Recent events in Japan have caused some businesses to worry about whether they are prepared to keep operating after a major earthquake, especially since the greater Seattle area is situated on the Cascadia fault.
Given the economic climate, disaster preparedness is often the last thing on an executive’s mind these days, but creating a plan can save your business. It cuts the number of decisions you have to make during the disaster, reduces your legal liability and can safeguard your business brand and reputation. Absence of a plan could include your business among the 25 percent of companies that fail after a disaster, usually because they had no plans.
Having worked through these issues at Washington Mutual by managing problems caused by hurricanes, earthquakes, wildfires and winter storms, I’ve devised some questions you might use to test your preparedness strategy.
1. Which of your business functions are most critical and which can be suspended during a disaster?
2. Do you have streamlined emergency response plans that can be activated?
3. Which of your critical business functions are handled for you by vendors? What types of backup plans do those vendors have to keep your business up and running? At WaMu, we made sure that our third-party courier companies had good backup plans, since we depended upon them to move our cash around the country. Our branches could not operate without cash, and we knew that dispensing cash was a critical business function.
4. Once you have such business priorities identified, which parts of your business can be run manually, without technology’s assistance, if power is not available? Can you invoice customers? Can you pay bills? Can you supplement your existing inventory? Can you deliver goods to customers? Have employees been trained to step in and do more than one job?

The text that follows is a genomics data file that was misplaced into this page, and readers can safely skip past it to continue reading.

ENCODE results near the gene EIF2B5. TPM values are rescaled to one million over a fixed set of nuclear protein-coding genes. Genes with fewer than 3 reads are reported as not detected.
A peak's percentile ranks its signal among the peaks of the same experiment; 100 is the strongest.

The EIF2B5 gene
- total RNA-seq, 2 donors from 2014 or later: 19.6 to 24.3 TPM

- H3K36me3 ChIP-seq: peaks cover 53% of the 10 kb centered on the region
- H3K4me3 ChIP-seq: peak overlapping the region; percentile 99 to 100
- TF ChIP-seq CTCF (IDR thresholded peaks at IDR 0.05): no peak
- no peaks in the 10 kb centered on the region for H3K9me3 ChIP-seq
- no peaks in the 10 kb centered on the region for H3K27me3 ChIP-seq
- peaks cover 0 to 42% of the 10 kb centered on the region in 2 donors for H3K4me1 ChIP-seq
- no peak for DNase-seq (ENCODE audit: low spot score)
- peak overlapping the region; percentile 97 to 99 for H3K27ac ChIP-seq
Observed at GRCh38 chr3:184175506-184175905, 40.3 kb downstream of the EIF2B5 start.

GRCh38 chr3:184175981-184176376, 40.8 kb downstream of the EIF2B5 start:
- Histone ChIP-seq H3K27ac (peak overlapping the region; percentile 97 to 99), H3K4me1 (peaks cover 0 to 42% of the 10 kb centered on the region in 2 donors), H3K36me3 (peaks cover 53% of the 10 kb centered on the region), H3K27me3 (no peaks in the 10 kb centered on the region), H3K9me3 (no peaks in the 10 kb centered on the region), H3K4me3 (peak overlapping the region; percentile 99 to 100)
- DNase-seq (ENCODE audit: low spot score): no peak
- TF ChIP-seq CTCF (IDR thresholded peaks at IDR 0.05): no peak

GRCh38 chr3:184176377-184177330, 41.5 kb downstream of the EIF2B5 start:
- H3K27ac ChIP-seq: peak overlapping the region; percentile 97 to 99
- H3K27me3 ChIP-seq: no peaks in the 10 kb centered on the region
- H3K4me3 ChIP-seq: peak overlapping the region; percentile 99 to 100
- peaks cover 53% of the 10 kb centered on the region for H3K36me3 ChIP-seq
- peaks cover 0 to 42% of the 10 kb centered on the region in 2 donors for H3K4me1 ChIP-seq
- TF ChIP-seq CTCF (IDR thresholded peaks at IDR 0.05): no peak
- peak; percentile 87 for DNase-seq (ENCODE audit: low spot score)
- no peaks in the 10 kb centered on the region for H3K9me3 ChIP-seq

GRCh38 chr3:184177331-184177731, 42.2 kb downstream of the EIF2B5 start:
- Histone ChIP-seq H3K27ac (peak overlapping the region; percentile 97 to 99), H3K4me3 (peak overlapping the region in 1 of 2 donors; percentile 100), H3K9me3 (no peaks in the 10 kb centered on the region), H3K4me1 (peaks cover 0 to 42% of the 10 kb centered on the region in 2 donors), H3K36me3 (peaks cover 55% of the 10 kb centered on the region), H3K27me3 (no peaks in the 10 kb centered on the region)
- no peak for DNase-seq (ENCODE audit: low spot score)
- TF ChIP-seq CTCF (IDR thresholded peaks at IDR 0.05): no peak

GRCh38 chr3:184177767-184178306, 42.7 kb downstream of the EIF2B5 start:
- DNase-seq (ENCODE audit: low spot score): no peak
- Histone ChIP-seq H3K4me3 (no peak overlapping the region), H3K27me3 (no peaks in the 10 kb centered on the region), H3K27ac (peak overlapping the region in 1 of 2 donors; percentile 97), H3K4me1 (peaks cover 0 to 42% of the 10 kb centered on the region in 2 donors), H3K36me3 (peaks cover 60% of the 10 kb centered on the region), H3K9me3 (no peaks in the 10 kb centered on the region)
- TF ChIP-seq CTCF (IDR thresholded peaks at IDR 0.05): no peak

5. Does your business already have phone trees with employee contact information so you can pass along vital information and ascertain employees’ safety?
6. Assuming that power is available outside the affected area, do you have alternate data centers from which you can operate in case your primary data center was damaged in the earthquake? If not, have you considered storing data in an internet cloud so it is available from your home or office via a secure internet connection?
7. Have you identified and rehearsed employees on locations in your buildings where they can “duck/cover/hold” while an earthquake is taking place?
8. If you are a larger company, do you have sufficient diesel fuel to power the generators you will use to keep on working?
From this list you can see there are a number of ways to anticipate issues and not all of them are expensive. Sharing your plans with employees is vital so they know what their roles will be in an emergency. And communicating with both customers and employees becomes even more important in the midst of an earthquake. In this situation, both email and social media tools come in handy. There is no way to communicate too much in a disaster, especially to lead your people and reinforce key points for your company.
Finally, if you’re the CEO, be prepared to be vilified in the press if you don’t move quickly enough and if you don’t communicate clearly. You’re paid to do everything possible and to think outside the box so that your company does not end up with a black eye. Given the lives and resources at stake, having a plan is the least you can do now to reduce your risk after a natural disaster ... or two or three disasters, as we have just seen in Japan.
Annie Searle is founder of Annie Searle & Associates, a consulting firm that helps clients identify program gaps and manage risks. A former executive at Washington Mutual, Searle served for seven years as chair of the bank’s crisis management team.